Remember when you were a kid and you and your BFF rode bikes together, went back and forth from each other’s houses, stayed up way too late laughing at nothing and everything all at the same time?
Moving into adulthood means you won’t likely be spending the night over at your same-sex bestie’s house every other weekend, but it doesn’t have to mean that the benefits of a close relationship like that have to change.
If you aren’t still in touch with your childhood best friend, you aren’t alone. Life gets busy. Work, family, and other obligations often get in the way, and high school and childhood friends often drift away.
It can sometimes be difficult to replace those relationships, but having a same-sex friend that you are able to share things with is so beneficial. When your friend is the same gender, you not only have the same anatomy, but you have the ability to share things that you may not with a romantic partner, or friend of the opposite sex.
There is typically no question of attraction between same-sex friends, (unless of course, one party is not forth-coming with their sexual preference) and so that diminishes some pressure in establishing a deep relationship that can be potentially threatening to a romantic partner.
In case you haven’t heard, laughter is one of life’s best medicines and truly does have so many scientifically proven health benefits. In addition to sharing a laugh with a close friend, friendships are where we can go to gain strength, encouragement, and understanding.
No matter what you’re going through in life, it’s always better when it’s shared with a friend. Celebrating the highs, and getting encouragement through the lows is so important. But why can they sometimes feel so hard to make, or maintain once you reach adulthood?
The playing field tends to shrink once high school friends drift away for school, employment, and other opportunities. After college, the opportunity to join sororities and clubs is no longer right in front of you and so it can be challenging to find same sex friends who share common interests.
Depending on the size of the company you work for, and your ability to interact, it can be challenging to cultivate those necessary relationships in the workplace. Age ranges can differ greatly in the workplace among coworkers, and some places create a culture of competition, which doesn’t always elicit camaraderie.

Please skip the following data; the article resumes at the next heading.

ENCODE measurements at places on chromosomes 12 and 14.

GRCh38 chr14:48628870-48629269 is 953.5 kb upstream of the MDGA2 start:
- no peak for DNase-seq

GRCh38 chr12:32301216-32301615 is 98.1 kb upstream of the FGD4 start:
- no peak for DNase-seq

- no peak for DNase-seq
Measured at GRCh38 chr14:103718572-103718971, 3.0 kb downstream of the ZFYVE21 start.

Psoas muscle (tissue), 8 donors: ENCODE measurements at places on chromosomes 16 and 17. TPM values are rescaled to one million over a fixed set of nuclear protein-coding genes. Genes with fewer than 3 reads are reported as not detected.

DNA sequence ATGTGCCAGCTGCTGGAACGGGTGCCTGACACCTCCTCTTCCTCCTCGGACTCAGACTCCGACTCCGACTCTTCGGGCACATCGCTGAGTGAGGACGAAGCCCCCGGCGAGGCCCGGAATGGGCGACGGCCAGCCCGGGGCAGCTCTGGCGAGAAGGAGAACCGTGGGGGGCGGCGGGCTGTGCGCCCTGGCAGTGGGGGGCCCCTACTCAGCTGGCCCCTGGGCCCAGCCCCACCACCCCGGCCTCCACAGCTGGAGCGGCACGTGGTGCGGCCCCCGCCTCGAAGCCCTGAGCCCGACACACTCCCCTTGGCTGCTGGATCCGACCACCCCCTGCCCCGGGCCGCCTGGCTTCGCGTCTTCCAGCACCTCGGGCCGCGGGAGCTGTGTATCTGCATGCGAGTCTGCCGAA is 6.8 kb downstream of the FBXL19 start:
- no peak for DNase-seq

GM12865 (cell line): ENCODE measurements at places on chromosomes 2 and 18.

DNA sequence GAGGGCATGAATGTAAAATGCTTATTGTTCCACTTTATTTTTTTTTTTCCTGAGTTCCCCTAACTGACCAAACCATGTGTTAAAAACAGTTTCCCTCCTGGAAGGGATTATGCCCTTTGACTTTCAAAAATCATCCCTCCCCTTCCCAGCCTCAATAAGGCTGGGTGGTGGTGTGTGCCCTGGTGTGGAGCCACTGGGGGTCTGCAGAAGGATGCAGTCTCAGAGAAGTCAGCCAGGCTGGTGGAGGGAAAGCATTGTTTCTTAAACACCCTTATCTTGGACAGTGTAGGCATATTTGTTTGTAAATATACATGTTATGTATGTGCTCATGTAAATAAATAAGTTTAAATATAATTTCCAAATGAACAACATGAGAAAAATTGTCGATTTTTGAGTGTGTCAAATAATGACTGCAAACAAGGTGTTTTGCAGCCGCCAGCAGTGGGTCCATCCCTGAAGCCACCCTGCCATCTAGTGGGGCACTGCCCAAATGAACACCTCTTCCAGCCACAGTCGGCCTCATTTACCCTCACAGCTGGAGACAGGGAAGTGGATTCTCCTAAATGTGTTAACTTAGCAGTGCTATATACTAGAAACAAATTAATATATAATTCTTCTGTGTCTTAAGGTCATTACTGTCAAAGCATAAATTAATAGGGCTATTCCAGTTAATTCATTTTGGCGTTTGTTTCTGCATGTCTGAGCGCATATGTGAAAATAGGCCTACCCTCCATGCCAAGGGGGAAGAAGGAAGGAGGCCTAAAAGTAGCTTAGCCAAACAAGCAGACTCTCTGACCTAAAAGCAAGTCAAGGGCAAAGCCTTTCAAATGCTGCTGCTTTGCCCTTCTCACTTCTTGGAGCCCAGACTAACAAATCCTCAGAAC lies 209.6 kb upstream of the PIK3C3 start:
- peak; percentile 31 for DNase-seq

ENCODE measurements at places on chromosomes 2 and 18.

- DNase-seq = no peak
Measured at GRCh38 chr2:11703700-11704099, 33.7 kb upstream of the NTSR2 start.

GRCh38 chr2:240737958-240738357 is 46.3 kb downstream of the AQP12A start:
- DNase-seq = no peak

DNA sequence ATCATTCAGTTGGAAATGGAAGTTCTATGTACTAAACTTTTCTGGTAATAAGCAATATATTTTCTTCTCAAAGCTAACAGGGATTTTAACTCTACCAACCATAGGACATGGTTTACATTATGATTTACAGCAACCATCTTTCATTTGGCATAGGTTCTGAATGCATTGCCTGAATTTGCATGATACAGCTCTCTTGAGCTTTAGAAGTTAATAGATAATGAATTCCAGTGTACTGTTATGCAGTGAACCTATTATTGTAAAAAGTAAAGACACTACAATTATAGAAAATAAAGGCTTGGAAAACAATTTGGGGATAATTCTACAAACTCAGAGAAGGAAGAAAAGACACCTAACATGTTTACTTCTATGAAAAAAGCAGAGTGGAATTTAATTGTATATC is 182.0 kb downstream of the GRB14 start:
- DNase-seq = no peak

Friendships are unique in that they are something we seek out, and are responsible for maintaining. If you’ve found yourself in a place where you can use a few more same sex friendships, then it’s time to step out of your comfort zone and find ways to connect.
Places like meetup.com, and other community-based listing sites can be excellent avenues to find groups of people with common interests. There are literally thousands of groups out there that are gender specific with members truly looking to connect with people that share their interests. There are mommy groups, singles groups, divorcé groups, and couples groups, so regardless of your relationship status there is a group for you.
Community involvement and volunteerism can also open doors to meet others who value altruism and similar causes. Joining an adult sports league, running, hiking, or biking group incorporates fitness and connection. It takes some effort and strength to put yourself out there, but the connections you can make are worth it.
We also live in an age where our friendships can be virtual. Looking for Facebook or other social media groups where others share similar interests can be an excellent way to “meet,” and once you find people who you’d like to share a more personal connection with, connecting via Skype or facetime can connect you with someone across the country or globe that you really hit it off with. It may not seem the same as sitting across from a friend at a coffee shop, but I’ve shared many cups of coffee with awesome people via a Google Hangout, and felt even more connected (don’t knock it till you try it!).
The avenues for connection are great, and the Internet makes searching so simple, so don’t let your location or place in life be an excuse not to cultivate great friendships. Friendships help us become better versions of ourselves; they make us more successful, and generate happiness.
If lack of connection in your life has you feeling ho-hum, and you just aren’t looking forward to the upcoming Thanksgiving Holiday, I want to help. I’ve created an awesome tool call the 14-day Mindset Boost to help you shift your mindset in preparation for the holidays. You can get it here, for free. You’ll get a nifty little calendar with a small exercise each day to help you shift into a more positive mindset, and prepare you to truly enjoy and connect with those around you. I hope you’ll take advantage of it!